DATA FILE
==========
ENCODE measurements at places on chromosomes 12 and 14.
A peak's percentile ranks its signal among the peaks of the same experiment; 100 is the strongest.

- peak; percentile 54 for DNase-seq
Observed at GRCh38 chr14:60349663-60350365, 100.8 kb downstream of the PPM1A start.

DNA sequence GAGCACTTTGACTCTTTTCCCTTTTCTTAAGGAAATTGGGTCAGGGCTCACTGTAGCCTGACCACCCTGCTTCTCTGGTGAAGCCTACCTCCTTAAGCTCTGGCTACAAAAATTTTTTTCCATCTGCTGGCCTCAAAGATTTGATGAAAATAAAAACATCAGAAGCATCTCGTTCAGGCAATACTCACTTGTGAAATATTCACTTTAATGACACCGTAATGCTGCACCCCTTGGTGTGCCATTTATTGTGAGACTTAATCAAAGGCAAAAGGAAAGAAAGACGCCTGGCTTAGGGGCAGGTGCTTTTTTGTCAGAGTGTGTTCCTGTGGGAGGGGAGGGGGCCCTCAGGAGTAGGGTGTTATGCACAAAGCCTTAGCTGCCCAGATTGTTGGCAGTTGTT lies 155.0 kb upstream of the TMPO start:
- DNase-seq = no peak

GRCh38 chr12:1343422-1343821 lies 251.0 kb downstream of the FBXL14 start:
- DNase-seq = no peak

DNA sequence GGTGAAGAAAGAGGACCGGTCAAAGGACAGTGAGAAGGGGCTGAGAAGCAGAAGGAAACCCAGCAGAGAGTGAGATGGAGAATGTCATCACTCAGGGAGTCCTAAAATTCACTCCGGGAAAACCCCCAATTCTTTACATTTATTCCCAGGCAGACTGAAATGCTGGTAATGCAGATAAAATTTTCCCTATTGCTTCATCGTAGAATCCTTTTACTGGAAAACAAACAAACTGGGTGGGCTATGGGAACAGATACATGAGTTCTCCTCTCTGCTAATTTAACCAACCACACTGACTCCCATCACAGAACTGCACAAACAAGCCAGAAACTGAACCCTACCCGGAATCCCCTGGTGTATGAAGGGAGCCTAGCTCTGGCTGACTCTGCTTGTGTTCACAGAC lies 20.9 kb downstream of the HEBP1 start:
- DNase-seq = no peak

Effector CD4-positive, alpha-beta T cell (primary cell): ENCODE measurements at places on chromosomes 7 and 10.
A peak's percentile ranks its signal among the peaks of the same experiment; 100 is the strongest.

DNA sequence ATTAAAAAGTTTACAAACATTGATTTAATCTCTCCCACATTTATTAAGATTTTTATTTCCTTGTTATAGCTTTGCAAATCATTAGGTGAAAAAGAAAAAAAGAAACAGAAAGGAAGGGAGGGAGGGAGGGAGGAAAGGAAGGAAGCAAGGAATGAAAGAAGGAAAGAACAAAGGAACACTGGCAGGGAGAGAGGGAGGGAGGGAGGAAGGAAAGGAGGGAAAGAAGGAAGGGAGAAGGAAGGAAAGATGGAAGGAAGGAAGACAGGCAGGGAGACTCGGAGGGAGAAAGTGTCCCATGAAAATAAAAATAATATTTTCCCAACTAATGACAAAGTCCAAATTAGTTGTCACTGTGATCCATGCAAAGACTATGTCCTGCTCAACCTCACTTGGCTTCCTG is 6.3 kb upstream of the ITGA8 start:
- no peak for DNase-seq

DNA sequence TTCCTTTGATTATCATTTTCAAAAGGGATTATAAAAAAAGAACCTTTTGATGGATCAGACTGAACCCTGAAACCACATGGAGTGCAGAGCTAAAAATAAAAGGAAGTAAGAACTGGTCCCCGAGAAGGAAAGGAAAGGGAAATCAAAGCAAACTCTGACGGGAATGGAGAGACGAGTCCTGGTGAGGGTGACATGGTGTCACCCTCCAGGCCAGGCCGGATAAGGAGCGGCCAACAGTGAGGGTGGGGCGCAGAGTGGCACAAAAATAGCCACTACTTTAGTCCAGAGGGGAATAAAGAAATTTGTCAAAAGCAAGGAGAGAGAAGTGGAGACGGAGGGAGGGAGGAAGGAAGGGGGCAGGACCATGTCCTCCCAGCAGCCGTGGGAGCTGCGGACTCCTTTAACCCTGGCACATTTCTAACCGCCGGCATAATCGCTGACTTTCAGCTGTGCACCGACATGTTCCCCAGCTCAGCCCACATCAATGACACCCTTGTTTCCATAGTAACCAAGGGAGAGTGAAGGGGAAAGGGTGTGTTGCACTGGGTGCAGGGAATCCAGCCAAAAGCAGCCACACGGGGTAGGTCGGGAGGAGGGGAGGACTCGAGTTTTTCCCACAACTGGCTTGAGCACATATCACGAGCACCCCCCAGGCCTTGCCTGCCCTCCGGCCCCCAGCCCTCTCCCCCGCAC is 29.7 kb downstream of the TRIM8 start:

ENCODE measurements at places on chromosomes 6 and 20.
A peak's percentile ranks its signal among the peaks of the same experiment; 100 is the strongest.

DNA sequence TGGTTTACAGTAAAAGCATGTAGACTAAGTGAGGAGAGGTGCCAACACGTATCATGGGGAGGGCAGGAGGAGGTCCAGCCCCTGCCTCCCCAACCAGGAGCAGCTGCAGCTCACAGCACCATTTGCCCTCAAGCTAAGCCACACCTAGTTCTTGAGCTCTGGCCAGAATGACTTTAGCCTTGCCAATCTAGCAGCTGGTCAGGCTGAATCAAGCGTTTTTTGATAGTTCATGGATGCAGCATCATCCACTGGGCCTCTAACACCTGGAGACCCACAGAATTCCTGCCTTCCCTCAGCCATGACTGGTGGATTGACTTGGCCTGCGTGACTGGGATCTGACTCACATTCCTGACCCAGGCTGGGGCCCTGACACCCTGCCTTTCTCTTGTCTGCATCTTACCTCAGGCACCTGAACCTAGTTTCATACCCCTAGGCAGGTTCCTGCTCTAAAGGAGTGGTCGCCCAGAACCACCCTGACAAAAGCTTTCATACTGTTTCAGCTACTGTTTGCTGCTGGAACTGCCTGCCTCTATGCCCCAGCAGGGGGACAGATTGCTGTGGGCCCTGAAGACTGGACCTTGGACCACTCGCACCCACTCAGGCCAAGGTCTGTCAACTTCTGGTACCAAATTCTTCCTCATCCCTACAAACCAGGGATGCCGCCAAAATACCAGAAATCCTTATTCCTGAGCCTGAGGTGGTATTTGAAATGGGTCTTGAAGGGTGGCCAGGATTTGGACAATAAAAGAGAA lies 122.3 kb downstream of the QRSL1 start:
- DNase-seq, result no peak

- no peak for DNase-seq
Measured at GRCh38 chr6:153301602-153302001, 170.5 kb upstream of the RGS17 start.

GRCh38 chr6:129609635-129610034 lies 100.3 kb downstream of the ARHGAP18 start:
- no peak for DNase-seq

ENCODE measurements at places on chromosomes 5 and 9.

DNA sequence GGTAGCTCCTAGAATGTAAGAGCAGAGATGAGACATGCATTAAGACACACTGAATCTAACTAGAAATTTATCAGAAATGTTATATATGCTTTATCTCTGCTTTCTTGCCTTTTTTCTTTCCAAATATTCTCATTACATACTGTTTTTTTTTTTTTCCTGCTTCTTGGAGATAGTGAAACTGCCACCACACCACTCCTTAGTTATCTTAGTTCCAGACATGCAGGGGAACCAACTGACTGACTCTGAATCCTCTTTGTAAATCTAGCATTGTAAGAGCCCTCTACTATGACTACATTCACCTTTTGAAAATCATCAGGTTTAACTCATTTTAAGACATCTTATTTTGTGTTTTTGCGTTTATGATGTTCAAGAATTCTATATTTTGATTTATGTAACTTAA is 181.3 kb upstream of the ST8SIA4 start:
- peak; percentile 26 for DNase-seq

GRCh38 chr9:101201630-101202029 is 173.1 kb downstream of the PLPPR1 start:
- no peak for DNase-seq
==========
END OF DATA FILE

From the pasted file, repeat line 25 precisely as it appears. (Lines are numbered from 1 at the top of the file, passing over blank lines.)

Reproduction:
DNA sequence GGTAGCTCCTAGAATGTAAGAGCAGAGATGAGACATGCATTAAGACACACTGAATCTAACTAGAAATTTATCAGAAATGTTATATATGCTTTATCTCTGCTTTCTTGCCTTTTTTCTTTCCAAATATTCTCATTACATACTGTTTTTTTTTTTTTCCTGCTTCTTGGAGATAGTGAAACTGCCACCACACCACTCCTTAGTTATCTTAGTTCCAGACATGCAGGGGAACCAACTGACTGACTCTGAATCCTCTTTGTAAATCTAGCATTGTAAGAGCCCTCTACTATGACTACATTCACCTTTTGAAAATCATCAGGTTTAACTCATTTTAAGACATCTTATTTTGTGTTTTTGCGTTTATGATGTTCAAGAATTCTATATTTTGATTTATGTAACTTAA is 181.3 kb upstream of the ST8SIA4 start: